I got two calls recently from healthcare chief executives who had just been fired by their boards-unexpectedly. Both had the same comment, more or less: "I guess I should have spent more time with the board."
Both CEOs had been on the receiving end of that well-known board-to-CEO evaluation pattern known as "good job, good job, good job-gone!" Hit them like a bolt of lightning.
Assuming they were capable CEOs, how much time should they have spent with their boards? The Governance Institute did a survey recently of 150 CEOs of hospitals and health systems to find out how much time they actually were spending on "governance" tasks such as board recruitment, orientation, board meetings, board committee meetings, meetings with individual directors who call or drop by, retreats, board self-assessments, and so on.
The results were all over the ballpark, but on average the CEOs said 22% of their time was spent on some board-related activity. Many said up to 40%. And this doesn't include strategy sessions with staff, trying to figure out what might fly with the board and what may be shot down.
This is a remarkable amount of time. If you calculate 22% into hours per year, it amounts to more than 500 hours based on a 10- to 12-hour day, which is common for CEOs.
It would be interesting to see if the percentage of CEO time spent on governance varies depending on the size of the board or the different type of ownership. Also, it may vary between younger CEOs and their saltier colleagues, who may have smartened up over the years about how much time it takes to provide care and feeding to this key group of policymakers. We'll ask those questions next time, although our guess is that board size and who owns the organization probably doesn't make much difference in how much time should be spent with board members. It also would be interesting to see if there's a correlation between which CEOs are dismissed and the percentage of time they spent on "board" things. We guess yes.
Where are the teachers? Where do CEOs and CEO wannabes learn how to work with boards? Not much is taught in graduate programs, and virtually nothing is taught in medical schools, although an increasing number of doctors are ending up in management jobs.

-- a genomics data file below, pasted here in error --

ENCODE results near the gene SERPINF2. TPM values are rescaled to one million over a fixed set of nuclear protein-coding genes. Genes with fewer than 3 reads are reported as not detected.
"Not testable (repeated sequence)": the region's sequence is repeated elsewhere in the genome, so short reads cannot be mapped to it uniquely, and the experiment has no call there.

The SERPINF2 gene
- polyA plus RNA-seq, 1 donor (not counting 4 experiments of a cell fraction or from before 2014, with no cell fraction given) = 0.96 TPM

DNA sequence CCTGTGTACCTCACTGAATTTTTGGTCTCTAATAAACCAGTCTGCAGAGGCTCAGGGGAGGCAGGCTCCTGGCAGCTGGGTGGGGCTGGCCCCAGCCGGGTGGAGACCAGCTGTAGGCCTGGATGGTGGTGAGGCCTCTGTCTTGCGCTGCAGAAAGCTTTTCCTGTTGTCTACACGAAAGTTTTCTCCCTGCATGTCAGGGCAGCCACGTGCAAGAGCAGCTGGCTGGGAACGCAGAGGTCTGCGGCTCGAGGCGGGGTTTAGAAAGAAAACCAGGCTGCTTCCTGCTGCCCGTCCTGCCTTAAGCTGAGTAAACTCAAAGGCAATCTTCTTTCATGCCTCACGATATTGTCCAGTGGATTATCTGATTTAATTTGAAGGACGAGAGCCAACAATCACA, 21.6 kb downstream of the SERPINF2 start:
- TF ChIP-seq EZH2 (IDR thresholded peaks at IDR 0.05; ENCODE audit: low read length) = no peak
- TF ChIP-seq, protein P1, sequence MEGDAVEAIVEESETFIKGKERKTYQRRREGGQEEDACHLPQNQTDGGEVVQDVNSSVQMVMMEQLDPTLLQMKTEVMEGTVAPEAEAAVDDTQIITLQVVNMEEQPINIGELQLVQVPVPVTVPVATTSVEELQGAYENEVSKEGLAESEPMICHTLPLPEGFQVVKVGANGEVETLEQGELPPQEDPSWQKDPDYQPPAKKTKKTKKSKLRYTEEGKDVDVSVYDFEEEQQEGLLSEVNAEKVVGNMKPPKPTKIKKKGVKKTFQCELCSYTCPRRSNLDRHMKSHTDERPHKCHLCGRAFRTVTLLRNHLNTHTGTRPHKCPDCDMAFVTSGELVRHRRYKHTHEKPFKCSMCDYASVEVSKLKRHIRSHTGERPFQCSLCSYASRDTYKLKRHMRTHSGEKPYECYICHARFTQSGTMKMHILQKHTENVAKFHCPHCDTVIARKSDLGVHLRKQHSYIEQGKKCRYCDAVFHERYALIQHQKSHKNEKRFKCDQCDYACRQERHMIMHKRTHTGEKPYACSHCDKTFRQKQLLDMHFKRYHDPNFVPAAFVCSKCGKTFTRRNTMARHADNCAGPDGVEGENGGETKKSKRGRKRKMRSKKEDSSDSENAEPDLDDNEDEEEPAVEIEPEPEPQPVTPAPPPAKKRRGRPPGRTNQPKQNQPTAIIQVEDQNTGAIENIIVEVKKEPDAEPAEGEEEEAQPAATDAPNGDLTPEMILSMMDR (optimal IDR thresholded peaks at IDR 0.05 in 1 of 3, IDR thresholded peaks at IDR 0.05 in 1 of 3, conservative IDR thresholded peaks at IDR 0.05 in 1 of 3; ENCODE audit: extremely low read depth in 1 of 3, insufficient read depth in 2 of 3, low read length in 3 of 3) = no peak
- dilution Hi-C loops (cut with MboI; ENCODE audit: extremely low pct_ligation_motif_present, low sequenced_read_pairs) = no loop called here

Most learn by sitting and watching how their bosses work with their own boards. What they learn varies wildly and is wrong in many cases. They hear, as I have heard many times, dangerous comments by CEOs that demean the board, such as, "Our board is the weakest link in the organization," or "The board is just another group to manage."
That teaches a message with the wrong premise: that the board is an obstacle for management to overcome, rather than that the board is where the buck stops and has an enormous debt to the owners-usually the community. Too many CEOs begin to think, over time, that it's their board and their health system being managed.
An old friend who was CEO of one of America's largest banks told me that the smartest thing he did accounting for his long tenure was to meet individually with each board member each year to hear what was in their minds and discuss his plans and ideas for the bank. He recognized that they were the final authority.
He was a busy guy-pulled in many directions by customers, market forces, regulators and the usual crises-but he religiously met with every one of them every year, even though he had to catch a plane to get to some of them.
Freshman classes. The majority of board members on hospital and system boards have never served on any other board. Most are flattered to be asked, but they go to their first meeting with a lot of doubt about what goes on in the boardroom, what their role should be, or what a good board does. Like their CEOs, they didn't study boardroom behavior anywhere either, so we have freshman on all sides of the table learning as they fumble along together.
In the commercial business world, CEOs of corporations have a huge advantage in their board relationships because in 80% of the cases they also occupy the powerful chairman's job. By contrast, fewer than 5% of CEOs of hospitals and health systems also chair their boards.
What's a CEO to do? With his or her limited power, no real constituency group to lend support, no ownership equity to provide security for the future, and a current market brimming with change and risk, the smart ones are spending more time helping the board understand two things better: First, what the boards are supposed to do and how they can do it well. Second, what's going on out there in the fast-changing managed-care marketplace. Unfortunately, less time is being spent on the first point than should be.
It's far easier to first learn how to be a good board than to unlearn and relearn after the mistakes are made. New board members want to know what's expected of them. It's up to the CEO to see they get off to a good start and get feedback as the calendar roles along. Spending more time with them, as a group and individually, is the key.
CEOs must, of course, spend huge amounts of time with key people such as physician leaders, nurse executives and health plan executives, which often means less time with the board members. But my two shocked friends should have remembered who hired them.
Ewell is president of the Governance Institute in La Jolla, Calif.